Dismissal under Dutch Law

Under Dutch law, an employment contract can be terminated in various ways, depending on the reason for termination.

Dissolution by the subdistrict court

If the employer wishes to terminate the employment agreement on the basis of a reasonable ground for dismissal, such as underperformance, culpable action or failure to act, or a disrupted working relationship, he may apply to the subdistrict court. The subdistrict court can only grant a request for termination if the legal conditions have been met. The subdistrict court is bound by the grounds for dismissal, the termination- and the discrimination prohibitions.

UWV procedure

If the employer wishes to terminate the employment agreement on the grounds of dismissal on economic grounds and long-term disability, he should apply for dismissal to the UWV (Employee Insurance Agency). The UWV assesses the substantiation and reason for dismissal and the efforts to redeploy the employee.

The employee has the right to defend himself against the dismissal in both the subdistrict court and the UWV proceedings.

Termination by mutual consent

Employer and employee can jointly agree to end the employment contract, so-called “termination by mutual consent”. The parties then lay down the terms of termination in a termination agreement. These include the severance payment, the (fictitious) notice period, the end date, any costs for legal assistance and, for example, continuation or expiry of the non-competition clause. If the reason for termination is correctly described, the employee also retains entitlement to unemployment benefit.


The employer may only terminate the employment contract if the reasonable grounds for dismissal are sufficiently substantiated and it is not possible to reinstate the employee in another suitable position within a reasonable period of time, even with the help of training. The employer must make an active effort to redeploy the employee before dismissal.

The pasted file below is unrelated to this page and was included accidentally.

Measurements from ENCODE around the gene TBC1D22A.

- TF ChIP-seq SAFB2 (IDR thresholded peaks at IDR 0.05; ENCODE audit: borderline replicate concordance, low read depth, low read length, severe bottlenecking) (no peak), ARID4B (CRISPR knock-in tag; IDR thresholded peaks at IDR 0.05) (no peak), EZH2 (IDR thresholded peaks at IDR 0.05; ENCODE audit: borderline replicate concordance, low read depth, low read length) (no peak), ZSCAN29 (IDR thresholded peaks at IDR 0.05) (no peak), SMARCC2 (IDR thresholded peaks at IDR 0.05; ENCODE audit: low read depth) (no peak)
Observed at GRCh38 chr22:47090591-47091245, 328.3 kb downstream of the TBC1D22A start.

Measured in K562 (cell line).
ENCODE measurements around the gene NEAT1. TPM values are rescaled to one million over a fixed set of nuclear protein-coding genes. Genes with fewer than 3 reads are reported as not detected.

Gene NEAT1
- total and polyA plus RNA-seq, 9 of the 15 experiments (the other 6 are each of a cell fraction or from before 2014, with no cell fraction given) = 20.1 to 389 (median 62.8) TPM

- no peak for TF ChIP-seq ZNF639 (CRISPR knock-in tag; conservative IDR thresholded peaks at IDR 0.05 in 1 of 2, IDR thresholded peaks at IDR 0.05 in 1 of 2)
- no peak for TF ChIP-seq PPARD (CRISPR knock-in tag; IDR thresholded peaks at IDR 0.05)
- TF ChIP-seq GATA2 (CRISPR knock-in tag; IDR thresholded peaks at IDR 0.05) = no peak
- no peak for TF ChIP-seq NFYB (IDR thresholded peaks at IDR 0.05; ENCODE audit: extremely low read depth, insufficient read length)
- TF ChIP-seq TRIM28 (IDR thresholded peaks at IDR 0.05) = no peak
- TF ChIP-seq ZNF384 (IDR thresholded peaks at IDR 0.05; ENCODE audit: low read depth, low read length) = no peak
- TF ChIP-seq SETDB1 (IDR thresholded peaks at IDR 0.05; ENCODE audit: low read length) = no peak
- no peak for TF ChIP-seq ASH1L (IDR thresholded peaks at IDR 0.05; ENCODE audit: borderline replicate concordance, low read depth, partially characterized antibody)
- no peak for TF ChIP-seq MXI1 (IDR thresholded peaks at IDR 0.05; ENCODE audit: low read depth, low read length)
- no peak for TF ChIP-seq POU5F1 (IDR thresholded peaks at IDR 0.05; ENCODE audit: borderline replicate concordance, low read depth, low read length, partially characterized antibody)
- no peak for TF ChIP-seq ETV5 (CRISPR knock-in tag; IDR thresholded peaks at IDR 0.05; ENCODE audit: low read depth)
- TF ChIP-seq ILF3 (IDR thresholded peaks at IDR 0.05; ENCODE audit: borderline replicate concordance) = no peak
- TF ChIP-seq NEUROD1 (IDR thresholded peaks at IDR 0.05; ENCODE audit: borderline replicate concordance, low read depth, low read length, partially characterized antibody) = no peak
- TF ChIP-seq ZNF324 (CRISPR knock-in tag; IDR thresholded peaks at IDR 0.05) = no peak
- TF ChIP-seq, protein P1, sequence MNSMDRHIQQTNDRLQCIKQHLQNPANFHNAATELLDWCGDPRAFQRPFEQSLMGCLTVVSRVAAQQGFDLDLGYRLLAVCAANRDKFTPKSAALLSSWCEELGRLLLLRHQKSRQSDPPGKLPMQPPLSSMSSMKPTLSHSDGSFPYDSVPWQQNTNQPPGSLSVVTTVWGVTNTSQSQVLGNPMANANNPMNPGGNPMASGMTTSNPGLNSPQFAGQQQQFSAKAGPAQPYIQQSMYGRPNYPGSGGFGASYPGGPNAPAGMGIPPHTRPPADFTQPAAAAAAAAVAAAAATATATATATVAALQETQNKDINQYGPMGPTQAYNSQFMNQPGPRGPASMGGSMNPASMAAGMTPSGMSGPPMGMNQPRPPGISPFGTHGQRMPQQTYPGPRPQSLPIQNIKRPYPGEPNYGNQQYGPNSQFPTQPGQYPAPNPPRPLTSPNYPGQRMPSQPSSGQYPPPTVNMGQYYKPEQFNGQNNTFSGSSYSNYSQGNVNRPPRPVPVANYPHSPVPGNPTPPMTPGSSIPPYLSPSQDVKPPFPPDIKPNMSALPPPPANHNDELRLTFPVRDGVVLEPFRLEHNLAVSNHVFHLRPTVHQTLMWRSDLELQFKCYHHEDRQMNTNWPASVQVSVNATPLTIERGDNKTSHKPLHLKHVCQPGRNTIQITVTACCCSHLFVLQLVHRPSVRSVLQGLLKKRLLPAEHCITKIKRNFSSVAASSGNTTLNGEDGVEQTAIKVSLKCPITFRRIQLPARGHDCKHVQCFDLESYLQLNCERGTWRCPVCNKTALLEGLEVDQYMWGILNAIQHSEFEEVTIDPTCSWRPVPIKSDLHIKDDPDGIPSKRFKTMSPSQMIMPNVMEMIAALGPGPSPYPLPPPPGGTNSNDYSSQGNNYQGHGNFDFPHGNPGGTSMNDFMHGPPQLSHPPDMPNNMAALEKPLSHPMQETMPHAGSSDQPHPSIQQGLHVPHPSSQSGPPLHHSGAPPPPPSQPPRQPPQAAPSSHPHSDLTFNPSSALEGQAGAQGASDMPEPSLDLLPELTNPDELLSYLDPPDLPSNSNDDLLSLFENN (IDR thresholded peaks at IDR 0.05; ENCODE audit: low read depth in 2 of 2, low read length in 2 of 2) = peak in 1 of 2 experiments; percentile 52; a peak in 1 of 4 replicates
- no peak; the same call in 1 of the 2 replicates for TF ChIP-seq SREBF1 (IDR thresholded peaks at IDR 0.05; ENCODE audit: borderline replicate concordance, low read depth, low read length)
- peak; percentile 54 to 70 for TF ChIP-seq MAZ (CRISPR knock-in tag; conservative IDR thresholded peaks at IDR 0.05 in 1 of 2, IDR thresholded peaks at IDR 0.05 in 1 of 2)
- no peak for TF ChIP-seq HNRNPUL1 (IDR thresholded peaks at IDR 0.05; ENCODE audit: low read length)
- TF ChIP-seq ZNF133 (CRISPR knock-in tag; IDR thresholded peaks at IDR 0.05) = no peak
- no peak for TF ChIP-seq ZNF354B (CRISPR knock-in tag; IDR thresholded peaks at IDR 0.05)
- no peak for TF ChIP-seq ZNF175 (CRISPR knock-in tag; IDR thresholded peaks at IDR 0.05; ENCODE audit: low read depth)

Transition payment

An employee whose employment is terminated at the employer’s initiative is entitled to transition payment (“transitievergoeding”). This right arises on day 1 of the employment contract so that even temporary employees are entitled to this at the end of their employment. The amount of this severance payment depends on the salary and the duration of the employment. The calculation method for the transition payment can be found : .

A transition payment is not payable if:

  • the dismissal is the result of serious culpable action or omission on the part of the employee;
  • the employee has reached the AOW or pensionable age;
  • the employer is in a state of bankruptcy;
  • employee is younger than 18 and works less than 12 hours per week;
  • when the employee terminates the employment contract himself.

Additional payment

The transition payment can, under special circumstances, be supplemented by an additional payment (“billijke vergoeding”). In calculating the transition payment, the employer’s culpable behavior is not taken into account. Therefore, the legislator has offered the possibility of an additional payment in case of serious culpable acts or omissions by the employer. This includes, for example, discrimination, giving a false ground for dismissal, violating reintegration regulations, etc. The amount is determined by the court.

Urgent dismissal

It could happen that the employer wants to terminate the employment because of an urgent reason. For example, the employee has stolen, committed fraud or refuses to work without good reason. In such cases, the employer may proceed directly with dismissal. The employer must immediately inform the employee and communicate the reason for the dismissal to the employee. The employee must also have been heard. The employee must have been given the opportunity to tell his or her side of the story. The requirements for a valid urgent dismissal are strict under Dutch law, so it is wise to seek legal advice at an early stage.


If you have any questions about dismissal or related matters, please feel free to contact Blenheim’s team of employment law attorneys.

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